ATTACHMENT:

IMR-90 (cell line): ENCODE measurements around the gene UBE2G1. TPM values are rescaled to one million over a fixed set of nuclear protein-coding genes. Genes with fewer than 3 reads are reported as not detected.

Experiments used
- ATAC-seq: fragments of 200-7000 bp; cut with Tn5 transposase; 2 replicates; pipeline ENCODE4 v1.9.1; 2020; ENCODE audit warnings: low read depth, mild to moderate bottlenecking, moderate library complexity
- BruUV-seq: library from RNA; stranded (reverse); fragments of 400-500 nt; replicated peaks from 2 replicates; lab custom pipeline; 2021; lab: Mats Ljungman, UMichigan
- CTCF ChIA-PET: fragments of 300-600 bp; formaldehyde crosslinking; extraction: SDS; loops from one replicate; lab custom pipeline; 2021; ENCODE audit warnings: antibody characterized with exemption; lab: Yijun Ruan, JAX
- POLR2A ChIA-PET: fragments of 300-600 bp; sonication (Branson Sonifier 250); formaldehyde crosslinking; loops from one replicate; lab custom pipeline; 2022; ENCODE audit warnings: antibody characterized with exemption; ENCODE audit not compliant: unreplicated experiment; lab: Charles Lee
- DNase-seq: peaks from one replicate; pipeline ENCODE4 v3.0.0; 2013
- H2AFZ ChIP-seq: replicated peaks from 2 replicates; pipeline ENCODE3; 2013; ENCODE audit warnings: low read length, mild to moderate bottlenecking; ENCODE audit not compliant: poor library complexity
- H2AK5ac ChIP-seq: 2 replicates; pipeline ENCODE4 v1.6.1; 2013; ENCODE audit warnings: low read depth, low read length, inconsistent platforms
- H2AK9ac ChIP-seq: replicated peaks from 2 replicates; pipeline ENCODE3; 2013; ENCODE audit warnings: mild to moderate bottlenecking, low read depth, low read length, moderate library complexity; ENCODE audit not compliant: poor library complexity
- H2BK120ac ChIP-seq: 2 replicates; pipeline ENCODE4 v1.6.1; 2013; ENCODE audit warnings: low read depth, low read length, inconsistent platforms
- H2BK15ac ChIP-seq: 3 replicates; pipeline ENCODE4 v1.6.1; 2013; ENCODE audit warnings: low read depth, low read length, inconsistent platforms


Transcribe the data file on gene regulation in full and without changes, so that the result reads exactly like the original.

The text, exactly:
IMR-90 (cell line): ENCODE measurements around the gene UBE2G1. TPM values are rescaled to one million over a fixed set of nuclear protein-coding genes. Genes with fewer than 3 reads are reported as not detected.

Experiments used
- ATAC-seq: fragments of 200-7000 bp; cut with Tn5 transposase; 2 replicates; pipeline ENCODE4 v1.9.1; 2020; ENCODE audit warnings: low read depth, mild to moderate bottlenecking, moderate library complexity
- BruUV-seq: library from RNA; stranded (reverse); fragments of 400-500 nt; replicated peaks from 2 replicates; lab custom pipeline; 2021; lab: Mats Ljungman, UMichigan
- CTCF ChIA-PET: fragments of 300-600 bp; formaldehyde crosslinking; extraction: SDS; loops from one replicate; lab custom pipeline; 2021; ENCODE audit warnings: antibody characterized with exemption; lab: Yijun Ruan, JAX
- POLR2A ChIA-PET: fragments of 300-600 bp; sonication (Branson Sonifier 250); formaldehyde crosslinking; loops from one replicate; lab custom pipeline; 2022; ENCODE audit warnings: antibody characterized with exemption; ENCODE audit not compliant: unreplicated experiment; lab: Charles Lee
- DNase-seq: peaks from one replicate; pipeline ENCODE4 v3.0.0; 2013
- H2AFZ ChIP-seq: replicated peaks from 2 replicates; pipeline ENCODE3; 2013; ENCODE audit warnings: low read length, mild to moderate bottlenecking; ENCODE audit not compliant: poor library complexity
- H2AK5ac ChIP-seq: 2 replicates; pipeline ENCODE4 v1.6.1; 2013; ENCODE audit warnings: low read depth, low read length, inconsistent platforms
- H2AK9ac ChIP-seq: replicated peaks from 2 replicates; pipeline ENCODE3; 2013; ENCODE audit warnings: mild to moderate bottlenecking, low read depth, low read length, moderate library complexity; ENCODE audit not compliant: poor library complexity
- H2BK120ac ChIP-seq: 2 replicates; pipeline ENCODE4 v1.6.1; 2013; ENCODE audit warnings: low read depth, low read length, inconsistent platforms
- H2BK15ac ChIP-seq: 3 replicates; pipeline ENCODE4 v1.6.1; 2013; ENCODE audit warnings: low read depth, low read length, inconsistent platforms